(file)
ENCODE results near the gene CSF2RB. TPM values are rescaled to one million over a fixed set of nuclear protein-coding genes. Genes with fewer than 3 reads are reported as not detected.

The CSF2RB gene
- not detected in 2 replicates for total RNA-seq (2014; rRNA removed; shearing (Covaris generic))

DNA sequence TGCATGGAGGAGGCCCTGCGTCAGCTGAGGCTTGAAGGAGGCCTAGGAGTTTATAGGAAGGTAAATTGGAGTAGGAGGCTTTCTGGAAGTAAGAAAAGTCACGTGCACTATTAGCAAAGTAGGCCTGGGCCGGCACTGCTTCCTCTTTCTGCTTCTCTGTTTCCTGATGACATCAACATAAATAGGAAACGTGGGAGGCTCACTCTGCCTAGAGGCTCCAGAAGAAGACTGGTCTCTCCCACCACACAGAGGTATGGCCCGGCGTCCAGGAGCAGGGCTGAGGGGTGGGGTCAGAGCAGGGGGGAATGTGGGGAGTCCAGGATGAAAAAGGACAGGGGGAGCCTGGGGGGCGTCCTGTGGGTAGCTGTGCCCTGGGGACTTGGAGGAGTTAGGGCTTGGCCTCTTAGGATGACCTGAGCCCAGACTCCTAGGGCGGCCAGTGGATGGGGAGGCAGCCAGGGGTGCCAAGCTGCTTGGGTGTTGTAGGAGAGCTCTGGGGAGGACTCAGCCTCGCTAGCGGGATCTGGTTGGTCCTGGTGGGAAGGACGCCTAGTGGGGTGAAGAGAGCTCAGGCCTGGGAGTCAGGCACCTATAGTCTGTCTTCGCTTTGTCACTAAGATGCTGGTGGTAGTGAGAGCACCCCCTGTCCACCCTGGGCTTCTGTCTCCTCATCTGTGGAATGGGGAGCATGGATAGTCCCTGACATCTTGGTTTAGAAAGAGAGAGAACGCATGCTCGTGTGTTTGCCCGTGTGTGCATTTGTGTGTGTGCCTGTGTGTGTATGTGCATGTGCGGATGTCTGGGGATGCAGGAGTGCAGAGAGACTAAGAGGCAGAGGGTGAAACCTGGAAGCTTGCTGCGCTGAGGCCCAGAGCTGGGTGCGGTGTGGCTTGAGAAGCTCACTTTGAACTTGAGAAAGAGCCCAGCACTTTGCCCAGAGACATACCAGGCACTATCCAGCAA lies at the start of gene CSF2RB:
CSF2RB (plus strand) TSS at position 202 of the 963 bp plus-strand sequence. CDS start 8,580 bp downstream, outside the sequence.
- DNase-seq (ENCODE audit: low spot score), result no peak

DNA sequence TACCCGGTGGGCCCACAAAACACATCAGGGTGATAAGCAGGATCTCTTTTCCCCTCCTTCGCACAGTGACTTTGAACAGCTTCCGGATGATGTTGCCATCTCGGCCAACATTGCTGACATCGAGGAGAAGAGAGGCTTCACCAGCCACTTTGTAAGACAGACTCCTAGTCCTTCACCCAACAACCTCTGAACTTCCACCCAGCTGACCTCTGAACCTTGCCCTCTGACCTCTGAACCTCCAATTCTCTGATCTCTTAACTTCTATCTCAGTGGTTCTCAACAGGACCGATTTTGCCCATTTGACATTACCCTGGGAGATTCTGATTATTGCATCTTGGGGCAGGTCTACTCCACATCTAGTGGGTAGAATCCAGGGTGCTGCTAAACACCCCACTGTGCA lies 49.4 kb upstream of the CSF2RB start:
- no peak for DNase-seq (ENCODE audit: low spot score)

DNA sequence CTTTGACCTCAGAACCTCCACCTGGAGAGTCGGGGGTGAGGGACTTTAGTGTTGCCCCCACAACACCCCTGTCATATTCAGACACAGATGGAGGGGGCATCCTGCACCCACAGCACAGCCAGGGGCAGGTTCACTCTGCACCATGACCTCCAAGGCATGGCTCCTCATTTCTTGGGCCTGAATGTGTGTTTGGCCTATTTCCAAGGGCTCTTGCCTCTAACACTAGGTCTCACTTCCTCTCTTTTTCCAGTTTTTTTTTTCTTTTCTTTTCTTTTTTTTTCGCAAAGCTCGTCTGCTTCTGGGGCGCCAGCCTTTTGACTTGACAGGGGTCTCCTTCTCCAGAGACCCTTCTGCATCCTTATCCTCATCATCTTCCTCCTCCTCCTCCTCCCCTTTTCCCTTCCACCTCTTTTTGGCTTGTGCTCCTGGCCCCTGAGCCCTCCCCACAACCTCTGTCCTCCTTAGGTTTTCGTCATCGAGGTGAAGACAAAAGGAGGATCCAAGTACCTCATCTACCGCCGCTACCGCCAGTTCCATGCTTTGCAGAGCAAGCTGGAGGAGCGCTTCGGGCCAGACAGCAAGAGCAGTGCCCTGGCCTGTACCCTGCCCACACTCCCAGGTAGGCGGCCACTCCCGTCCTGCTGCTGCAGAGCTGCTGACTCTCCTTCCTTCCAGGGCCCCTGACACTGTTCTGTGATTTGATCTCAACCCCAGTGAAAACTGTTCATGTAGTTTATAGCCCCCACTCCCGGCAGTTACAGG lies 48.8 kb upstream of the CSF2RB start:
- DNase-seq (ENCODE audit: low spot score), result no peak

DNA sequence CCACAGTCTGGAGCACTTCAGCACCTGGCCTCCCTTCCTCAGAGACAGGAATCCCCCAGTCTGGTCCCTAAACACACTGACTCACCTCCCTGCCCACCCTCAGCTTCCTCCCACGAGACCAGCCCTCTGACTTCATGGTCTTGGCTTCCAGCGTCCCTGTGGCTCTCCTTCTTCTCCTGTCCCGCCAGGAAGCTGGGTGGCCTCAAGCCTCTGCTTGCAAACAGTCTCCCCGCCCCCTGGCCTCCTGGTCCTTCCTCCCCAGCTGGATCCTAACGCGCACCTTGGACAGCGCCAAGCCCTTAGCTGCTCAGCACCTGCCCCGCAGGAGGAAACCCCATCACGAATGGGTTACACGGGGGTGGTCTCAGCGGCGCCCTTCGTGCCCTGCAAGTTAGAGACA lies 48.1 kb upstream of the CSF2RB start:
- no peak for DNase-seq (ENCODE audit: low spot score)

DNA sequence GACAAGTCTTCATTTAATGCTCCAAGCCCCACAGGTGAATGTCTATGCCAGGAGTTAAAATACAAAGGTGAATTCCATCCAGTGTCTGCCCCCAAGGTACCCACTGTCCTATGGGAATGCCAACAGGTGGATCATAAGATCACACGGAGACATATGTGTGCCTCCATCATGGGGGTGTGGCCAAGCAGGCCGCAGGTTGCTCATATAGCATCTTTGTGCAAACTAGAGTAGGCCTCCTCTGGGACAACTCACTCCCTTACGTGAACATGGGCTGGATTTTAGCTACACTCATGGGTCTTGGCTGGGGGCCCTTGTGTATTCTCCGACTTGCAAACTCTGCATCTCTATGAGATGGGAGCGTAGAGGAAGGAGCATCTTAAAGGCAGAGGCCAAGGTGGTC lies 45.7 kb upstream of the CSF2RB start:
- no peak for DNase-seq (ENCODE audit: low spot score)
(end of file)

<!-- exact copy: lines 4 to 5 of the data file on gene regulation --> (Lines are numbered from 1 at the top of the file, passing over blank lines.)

DNA sequence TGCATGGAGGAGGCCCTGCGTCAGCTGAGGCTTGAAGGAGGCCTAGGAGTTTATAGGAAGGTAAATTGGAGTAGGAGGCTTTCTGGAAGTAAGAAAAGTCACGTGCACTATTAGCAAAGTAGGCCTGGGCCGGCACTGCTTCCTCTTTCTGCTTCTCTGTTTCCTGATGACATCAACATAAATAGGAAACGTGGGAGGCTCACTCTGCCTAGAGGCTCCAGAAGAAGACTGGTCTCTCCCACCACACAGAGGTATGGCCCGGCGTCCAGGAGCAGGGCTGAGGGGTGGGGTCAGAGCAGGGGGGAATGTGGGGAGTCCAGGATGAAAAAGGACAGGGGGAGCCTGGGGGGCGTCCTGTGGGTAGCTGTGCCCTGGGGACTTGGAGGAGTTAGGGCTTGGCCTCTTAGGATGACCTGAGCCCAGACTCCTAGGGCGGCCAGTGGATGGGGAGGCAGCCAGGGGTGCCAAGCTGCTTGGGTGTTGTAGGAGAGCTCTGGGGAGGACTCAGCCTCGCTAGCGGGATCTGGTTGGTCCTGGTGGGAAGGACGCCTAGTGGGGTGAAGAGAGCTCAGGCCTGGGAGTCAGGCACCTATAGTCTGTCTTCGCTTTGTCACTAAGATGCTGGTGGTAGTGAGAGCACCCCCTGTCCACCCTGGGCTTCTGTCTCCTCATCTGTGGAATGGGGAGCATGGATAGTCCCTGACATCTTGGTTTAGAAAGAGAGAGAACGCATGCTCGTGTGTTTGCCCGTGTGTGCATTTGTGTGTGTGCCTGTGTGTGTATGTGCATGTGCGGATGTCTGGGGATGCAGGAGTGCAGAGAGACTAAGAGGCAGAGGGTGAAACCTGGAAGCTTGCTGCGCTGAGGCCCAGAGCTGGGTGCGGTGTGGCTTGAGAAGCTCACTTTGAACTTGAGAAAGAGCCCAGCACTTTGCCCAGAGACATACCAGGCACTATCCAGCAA lies at the start of gene CSF2RB:
CSF2RB (plus strand) TSS at position 202 of the 963 bp plus-strand sequence. CDS start 8,580 bp downstream, outside the sequence.